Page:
Some of the 25 group captains from around the western region, including five from the South West Slopes Zone, who attended the 2014 Region West Group Captains Forum in Young. Young played host to the 2014 Region West Group Captains Forum recently which saw a visit from the NSW Rural Fire Service Commissioner Shane Fitzsimmons.

The annual forum was held at the Hilltops Retreat Motor Inn on Wombat Road on Friday, July 11, attracting RFS group captains from the western region that stretches from Mudgee to Broken Hill.

The region encompasses 29 local government areas.

Up to 25 group captains were able to attend this year’s event, including five from the South West Slopes Zone.

For six hours speakers covered issues such as codes of conduct and ethics, litigation and legal aspects such as the new clearing vegetation entitlements.

NSW RFS Assistant Commissioner Bruce McDonald also spoke about fire tankers, infrastructure and communications while Steve Yorke spoke about aviation matters.

Commissioner Fitzsimmons, who loves getting out to regional areas and meeting the volunteers, arrived at the forum at around 4pm.

He spoke about budgets, challenges for firefighters, fire season predictions and government support, as well as touching a little on the new vegetation legislation.

Paul Smith from the Region West office in Lovell Street said these forums are held to keep group captains more informed and for them to pass the information onto their brigade members.

“It’s also about clearing up any misunderstandings,” he said.

“[This year is] Young’s turn. We aim to hold the forums in a central location so travel is not too far for everyone.”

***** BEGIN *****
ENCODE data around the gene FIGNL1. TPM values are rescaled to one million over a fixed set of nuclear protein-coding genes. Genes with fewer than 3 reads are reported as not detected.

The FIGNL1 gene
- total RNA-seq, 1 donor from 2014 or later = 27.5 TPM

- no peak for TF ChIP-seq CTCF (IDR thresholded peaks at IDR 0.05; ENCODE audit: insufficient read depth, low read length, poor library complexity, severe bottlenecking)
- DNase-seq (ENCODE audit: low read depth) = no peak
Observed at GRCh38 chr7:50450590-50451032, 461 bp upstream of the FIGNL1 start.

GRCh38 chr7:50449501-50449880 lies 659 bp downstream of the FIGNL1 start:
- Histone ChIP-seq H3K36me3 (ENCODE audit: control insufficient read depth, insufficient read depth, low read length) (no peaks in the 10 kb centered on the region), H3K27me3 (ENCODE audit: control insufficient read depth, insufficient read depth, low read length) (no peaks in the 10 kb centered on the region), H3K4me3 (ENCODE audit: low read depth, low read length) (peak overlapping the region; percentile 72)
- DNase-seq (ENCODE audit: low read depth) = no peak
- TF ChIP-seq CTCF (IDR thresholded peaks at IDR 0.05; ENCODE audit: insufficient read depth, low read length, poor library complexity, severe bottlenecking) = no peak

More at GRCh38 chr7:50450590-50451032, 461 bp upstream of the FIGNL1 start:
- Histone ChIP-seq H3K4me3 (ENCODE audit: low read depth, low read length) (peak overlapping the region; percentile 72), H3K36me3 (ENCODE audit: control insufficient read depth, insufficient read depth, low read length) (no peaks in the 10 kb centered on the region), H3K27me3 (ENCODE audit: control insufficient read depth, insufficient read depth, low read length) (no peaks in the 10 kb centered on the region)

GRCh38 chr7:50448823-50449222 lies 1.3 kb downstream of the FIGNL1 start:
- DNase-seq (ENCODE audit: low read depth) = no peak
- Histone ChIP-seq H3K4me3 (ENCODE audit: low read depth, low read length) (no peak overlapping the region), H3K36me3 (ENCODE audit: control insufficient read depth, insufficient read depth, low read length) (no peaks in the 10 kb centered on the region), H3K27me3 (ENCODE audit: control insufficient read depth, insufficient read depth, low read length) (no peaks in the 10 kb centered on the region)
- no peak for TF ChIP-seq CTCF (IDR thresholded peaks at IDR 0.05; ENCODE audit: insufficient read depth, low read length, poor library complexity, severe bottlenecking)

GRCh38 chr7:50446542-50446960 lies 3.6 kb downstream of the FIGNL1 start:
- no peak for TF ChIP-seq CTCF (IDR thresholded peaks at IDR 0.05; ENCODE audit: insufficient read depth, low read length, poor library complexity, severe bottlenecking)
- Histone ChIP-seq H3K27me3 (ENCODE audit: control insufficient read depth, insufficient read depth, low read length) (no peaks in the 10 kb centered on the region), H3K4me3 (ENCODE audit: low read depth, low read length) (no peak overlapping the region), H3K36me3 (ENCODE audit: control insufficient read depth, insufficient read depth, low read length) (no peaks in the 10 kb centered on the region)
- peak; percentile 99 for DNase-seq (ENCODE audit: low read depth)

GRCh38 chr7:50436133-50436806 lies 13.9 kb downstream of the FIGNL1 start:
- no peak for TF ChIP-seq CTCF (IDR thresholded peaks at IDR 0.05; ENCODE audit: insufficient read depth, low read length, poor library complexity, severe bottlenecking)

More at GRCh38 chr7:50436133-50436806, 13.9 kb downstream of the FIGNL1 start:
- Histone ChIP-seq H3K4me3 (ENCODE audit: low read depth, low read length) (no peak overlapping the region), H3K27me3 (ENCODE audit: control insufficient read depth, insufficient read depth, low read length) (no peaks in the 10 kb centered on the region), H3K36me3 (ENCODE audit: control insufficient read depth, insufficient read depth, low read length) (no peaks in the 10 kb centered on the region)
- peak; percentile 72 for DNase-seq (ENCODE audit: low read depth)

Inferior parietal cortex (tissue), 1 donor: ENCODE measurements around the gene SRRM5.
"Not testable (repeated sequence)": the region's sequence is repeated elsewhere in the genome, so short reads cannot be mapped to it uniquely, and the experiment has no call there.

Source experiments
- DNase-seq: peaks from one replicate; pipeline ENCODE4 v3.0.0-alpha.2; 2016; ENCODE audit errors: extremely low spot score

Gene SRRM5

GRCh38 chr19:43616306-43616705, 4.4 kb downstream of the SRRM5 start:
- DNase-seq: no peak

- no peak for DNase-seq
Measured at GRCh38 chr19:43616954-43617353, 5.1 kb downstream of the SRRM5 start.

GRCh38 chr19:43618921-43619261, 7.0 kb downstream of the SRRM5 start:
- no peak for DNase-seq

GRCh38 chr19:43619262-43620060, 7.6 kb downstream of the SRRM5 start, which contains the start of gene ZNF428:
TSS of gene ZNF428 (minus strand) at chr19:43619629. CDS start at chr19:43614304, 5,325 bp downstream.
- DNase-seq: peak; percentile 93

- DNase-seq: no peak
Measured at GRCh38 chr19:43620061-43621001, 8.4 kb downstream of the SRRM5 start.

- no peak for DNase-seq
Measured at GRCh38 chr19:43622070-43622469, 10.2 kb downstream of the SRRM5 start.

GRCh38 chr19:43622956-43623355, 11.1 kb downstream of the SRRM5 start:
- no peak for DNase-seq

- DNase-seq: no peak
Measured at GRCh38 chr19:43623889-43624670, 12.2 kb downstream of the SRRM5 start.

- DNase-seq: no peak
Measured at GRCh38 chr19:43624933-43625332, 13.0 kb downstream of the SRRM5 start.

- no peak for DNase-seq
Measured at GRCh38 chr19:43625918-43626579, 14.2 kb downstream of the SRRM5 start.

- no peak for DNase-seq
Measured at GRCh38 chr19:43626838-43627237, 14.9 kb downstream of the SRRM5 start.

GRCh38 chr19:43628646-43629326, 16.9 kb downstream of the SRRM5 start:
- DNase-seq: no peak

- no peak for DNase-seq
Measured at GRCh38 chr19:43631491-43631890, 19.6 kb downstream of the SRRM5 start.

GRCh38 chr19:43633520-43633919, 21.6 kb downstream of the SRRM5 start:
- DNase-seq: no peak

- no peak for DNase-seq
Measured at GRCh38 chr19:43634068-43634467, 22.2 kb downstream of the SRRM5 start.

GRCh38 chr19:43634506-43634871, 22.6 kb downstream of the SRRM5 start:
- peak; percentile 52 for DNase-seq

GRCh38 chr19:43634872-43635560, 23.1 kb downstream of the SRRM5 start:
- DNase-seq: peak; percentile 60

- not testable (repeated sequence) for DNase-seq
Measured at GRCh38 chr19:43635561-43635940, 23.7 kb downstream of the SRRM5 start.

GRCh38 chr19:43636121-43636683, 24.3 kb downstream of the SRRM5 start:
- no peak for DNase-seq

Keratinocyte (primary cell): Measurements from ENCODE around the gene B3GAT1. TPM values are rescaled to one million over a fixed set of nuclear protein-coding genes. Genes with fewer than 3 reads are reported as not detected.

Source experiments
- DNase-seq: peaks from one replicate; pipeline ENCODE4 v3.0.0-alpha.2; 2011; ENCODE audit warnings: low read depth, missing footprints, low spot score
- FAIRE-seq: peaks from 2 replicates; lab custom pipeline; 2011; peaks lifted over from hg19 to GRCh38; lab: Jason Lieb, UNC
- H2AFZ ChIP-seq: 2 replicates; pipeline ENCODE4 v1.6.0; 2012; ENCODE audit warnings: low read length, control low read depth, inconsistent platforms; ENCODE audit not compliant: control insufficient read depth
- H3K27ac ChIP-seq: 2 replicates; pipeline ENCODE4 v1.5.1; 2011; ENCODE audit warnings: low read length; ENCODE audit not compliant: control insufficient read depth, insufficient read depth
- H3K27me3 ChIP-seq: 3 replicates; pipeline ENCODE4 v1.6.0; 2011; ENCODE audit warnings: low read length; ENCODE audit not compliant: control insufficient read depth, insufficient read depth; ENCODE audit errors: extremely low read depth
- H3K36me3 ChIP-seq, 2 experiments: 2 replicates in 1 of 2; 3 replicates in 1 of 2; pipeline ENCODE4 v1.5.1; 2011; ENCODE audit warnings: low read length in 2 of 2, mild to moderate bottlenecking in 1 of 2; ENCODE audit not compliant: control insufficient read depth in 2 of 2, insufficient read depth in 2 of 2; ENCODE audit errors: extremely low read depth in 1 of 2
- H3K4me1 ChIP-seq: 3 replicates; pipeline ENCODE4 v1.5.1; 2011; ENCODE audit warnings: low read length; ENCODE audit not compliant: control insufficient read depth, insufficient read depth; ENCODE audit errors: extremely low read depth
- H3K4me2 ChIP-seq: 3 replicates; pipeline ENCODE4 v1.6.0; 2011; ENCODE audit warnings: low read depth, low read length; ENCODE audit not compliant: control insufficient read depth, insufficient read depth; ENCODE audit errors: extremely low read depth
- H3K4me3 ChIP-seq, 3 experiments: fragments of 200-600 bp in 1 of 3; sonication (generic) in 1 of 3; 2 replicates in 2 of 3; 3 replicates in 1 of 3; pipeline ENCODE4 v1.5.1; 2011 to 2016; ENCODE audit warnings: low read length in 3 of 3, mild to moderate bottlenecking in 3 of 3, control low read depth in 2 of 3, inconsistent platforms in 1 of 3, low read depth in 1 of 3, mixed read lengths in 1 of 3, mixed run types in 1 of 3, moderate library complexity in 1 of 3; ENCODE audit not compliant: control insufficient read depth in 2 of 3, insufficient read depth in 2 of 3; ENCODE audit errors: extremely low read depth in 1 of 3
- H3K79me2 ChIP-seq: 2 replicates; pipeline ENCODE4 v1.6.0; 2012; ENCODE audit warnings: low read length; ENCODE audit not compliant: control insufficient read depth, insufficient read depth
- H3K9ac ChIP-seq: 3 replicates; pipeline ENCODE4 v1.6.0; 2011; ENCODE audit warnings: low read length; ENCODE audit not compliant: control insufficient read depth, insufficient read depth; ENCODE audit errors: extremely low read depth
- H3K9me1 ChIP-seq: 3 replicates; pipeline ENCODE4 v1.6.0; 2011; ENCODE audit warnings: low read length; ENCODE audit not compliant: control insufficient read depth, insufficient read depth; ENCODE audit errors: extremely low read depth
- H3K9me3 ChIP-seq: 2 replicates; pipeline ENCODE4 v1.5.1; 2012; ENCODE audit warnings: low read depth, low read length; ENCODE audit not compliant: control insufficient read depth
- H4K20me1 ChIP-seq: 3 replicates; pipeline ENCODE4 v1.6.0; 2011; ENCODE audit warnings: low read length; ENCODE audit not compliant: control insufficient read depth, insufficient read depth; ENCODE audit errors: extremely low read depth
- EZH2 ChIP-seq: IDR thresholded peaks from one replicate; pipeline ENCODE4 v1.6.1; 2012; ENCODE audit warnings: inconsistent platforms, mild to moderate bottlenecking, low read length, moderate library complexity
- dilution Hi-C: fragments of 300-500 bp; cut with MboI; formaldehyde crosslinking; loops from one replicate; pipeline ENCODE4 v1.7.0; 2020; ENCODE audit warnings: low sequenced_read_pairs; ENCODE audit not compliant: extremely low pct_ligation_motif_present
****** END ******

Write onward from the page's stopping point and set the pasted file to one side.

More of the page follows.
The Rural Fire Service Association (RFSA) sponsored the event, which Mr Smith said showed their willingness to support volunteers.

“We enjoy supporting volunteers by sponsoring this group captain forum as we see it as a valuable way to pass on information from the grass roots to the higher levels of the RFS,” Chris Powell from RFSA said.

This story Administrator ready to work first appeared on Nanjing Night Net.

Looking for justice

Shannon Cross was just doing his job when he was set upon by three men and brutally attacked.

It was New Year’s Eve, at 12.30am, outside the Commercial Hotel when Shannon, who was working as a bouncer, denied entry to three men.

Annoyed, the men bashed Shannon, landing him in hospital.

It would be months before he was fully recovered.

But the men who attacked Shannon are still free, with the investigation into the incident lacking clear evidence and witnesses.

Shannon’s wife Jae was at the hotel that night and was by Shannon’s side immediately after the attack.

She’s frustrated at the lack of people who have come forward to provide statements to the police, despite the amount of people who were in the area.

Nearly eight months on from the assault, Jae said there is no shortage of whispers about who was responsible, but few people willing to come forward to hold them accountable.

“I walked out after it all happened and somebody has told me that the guy across the road was a guy that attacked Shannon, but at this stage no one has come forward to act as a witness,” she said.

“We’re constantly hearing rumours around town, that they’ve been boasting. If everyone’s chatting about it at lunch, then why can’t they do the right thing and give a statement?”

Compounding the difficulties in finding the suspects, there is no CCTV footage available.

With medical bills of around $5000, the emotional trauma caused to the couple’s children and the knowledge that no one has been made accountable, the night still hangs over the family’s head.

“Shannon couldn’t get out of the house for three months…who are these guys to do that to my husband?” she said.

“How do you try to explain to a three-year-old what’s happened to dad? …the world shouldn’t be so cruel to those kids.”

Jae wants those responsible to realise the implications of their actions.

“I’m just disgusted more than anything, it’s so lucky…they could have killed him, if it was anyone smaller, and somebody untrained it could have been so much worse,” she said.